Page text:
Religion is Vital—in Video Games

What really grabs me about religious practice are the certain results we see. Prayer is answered in powerful and reliable ways. Relics import special abilities. Scriptures reveal special insights into the world. The rituals and mass devotions prescribed by clergy amplify the good. The construction of temples and protection of sacred sites pay dividends far above their cost.

I’m talking about in games, of course.

When I’ve played Civilization V or Dungeons and Dragons, or any of the other great fantasy games, I always gravitate toward the religious portions. Why not? A devout cleric or faith-track addition for a community can really make the difference in a fun afternoon with some friends. Magic power out of nowhere, community, and the promise of ever-greater rewards really enhances the game. And it’s also fun to create the “othering” of those lowly adherents of rival gods or ideologies. Just good clean fun.

None of those benefits come to pass with real world religion, however. Prayers aren’t answered. Adherents are far from unified or friendly. The othering of infidels results in ostracism, imprisonment, and even death—for example, Hamas versus Israel, the Ugandan anti- gay bill, Muslim persecution of atheists and Christians in Iraq, Syria, Indonesia, and elsewhere. And that’s just current events. The search for knowledge from scriptural sources impedes science education and social reform as people anchor themselves with outdated ideology.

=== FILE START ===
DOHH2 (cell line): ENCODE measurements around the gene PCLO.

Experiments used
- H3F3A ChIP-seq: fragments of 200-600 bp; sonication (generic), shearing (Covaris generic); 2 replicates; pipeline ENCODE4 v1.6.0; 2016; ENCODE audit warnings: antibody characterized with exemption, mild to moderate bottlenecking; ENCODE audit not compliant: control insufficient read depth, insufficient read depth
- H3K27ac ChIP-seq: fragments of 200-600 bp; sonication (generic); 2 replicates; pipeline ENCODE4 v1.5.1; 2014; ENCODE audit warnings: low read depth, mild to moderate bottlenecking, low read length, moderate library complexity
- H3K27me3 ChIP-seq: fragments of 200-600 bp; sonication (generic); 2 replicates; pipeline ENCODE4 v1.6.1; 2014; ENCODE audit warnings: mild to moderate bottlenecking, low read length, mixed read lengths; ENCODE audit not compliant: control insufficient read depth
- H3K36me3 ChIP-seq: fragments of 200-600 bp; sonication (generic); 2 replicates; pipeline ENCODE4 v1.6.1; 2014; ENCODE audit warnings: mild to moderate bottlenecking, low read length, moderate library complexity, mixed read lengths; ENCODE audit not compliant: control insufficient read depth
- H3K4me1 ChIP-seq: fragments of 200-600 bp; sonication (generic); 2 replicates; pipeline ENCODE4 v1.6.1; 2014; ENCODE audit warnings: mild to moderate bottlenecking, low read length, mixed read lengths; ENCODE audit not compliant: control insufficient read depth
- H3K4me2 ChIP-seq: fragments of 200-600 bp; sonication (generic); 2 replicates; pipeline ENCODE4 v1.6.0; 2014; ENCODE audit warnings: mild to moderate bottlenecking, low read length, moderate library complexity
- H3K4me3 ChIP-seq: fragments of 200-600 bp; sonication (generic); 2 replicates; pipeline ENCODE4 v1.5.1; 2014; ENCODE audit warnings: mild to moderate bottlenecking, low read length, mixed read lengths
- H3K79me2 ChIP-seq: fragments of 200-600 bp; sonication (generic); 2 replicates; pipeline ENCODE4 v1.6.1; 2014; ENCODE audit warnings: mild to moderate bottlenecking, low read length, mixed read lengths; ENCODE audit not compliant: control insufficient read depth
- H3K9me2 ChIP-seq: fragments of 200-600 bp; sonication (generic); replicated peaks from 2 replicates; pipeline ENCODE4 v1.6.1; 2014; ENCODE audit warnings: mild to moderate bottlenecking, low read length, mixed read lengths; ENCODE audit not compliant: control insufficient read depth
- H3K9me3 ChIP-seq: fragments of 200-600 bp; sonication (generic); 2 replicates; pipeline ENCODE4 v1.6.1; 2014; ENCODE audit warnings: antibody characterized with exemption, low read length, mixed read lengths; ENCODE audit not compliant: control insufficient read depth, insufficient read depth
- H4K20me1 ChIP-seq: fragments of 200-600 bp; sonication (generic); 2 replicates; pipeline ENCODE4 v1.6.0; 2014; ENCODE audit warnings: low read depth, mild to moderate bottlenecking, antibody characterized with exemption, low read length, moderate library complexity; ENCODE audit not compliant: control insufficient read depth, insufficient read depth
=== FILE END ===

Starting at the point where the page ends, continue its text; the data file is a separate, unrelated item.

If being religious means thinking deeply about what we value and aligning our actions to our values, then there’s no problem. If it means looking to the sky or to old books for solutions to our problems, then there is a problem. The hope and comfort religious beliefs often provide to believers comes at the price of not actually solving any problems.

In games, religion adds a nice bit of complexity. What we see in the real world is the exact opposite. New discoveries, advancements in our social and scientific understanding of the world, solutions to our problems, and strengthening ties across cultural barriers all happen more reliably and in a more positive way when we reject ancient faiths. It’s time for humanity to grow up and understand when to put away the games and face reality. We’ll all be better for it.